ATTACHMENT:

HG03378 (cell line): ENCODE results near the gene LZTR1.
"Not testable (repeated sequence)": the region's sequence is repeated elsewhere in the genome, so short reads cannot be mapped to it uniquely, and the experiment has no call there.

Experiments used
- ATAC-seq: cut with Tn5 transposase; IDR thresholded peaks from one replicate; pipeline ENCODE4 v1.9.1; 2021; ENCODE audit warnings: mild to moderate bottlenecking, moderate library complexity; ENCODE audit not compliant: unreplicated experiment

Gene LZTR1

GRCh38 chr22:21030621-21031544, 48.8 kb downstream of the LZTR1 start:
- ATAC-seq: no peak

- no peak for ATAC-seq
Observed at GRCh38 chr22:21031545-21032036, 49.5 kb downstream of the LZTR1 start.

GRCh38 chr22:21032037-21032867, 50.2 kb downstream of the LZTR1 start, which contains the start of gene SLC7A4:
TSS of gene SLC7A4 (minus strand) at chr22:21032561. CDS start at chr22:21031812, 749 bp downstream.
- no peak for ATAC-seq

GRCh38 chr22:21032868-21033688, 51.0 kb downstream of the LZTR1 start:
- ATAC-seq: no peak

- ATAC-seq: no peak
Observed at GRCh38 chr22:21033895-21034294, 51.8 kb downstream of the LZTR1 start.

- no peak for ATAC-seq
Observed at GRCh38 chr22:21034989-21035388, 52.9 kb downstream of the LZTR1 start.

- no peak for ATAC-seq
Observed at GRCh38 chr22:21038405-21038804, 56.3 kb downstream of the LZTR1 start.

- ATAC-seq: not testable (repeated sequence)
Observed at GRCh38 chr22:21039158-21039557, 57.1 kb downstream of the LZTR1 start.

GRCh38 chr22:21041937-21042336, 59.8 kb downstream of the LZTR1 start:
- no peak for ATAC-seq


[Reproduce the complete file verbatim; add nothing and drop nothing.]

HG03378 (cell line): ENCODE results near the gene LZTR1.
"Not testable (repeated sequence)": the region's sequence is repeated elsewhere in the genome, so short reads cannot be mapped to it uniquely, and the experiment has no call there.

Experiments used
- ATAC-seq: cut with Tn5 transposase; IDR thresholded peaks from one replicate; pipeline ENCODE4 v1.9.1; 2021; ENCODE audit warnings: mild to moderate bottlenecking, moderate library complexity; ENCODE audit not compliant: unreplicated experiment

Gene LZTR1

GRCh38 chr22:21030621-21031544, 48.8 kb downstream of the LZTR1 start:
- ATAC-seq: no peak

- no peak for ATAC-seq
Observed at GRCh38 chr22:21031545-21032036, 49.5 kb downstream of the LZTR1 start.

GRCh38 chr22:21032037-21032867, 50.2 kb downstream of the LZTR1 start, which contains the start of gene SLC7A4:
TSS of gene SLC7A4 (minus strand) at chr22:21032561. CDS start at chr22:21031812, 749 bp downstream.
- no peak for ATAC-seq

GRCh38 chr22:21032868-21033688, 51.0 kb downstream of the LZTR1 start:
- ATAC-seq: no peak

- ATAC-seq: no peak
Observed at GRCh38 chr22:21033895-21034294, 51.8 kb downstream of the LZTR1 start.

- no peak for ATAC-seq
Observed at GRCh38 chr22:21034989-21035388, 52.9 kb downstream of the LZTR1 start.

- no peak for ATAC-seq
Observed at GRCh38 chr22:21038405-21038804, 56.3 kb downstream of the LZTR1 start.

- ATAC-seq: not testable (repeated sequence)
Observed at GRCh38 chr22:21039158-21039557, 57.1 kb downstream of the LZTR1 start.

GRCh38 chr22:21041937-21042336, 59.8 kb downstream of the LZTR1 start:
- no peak for ATAC-seq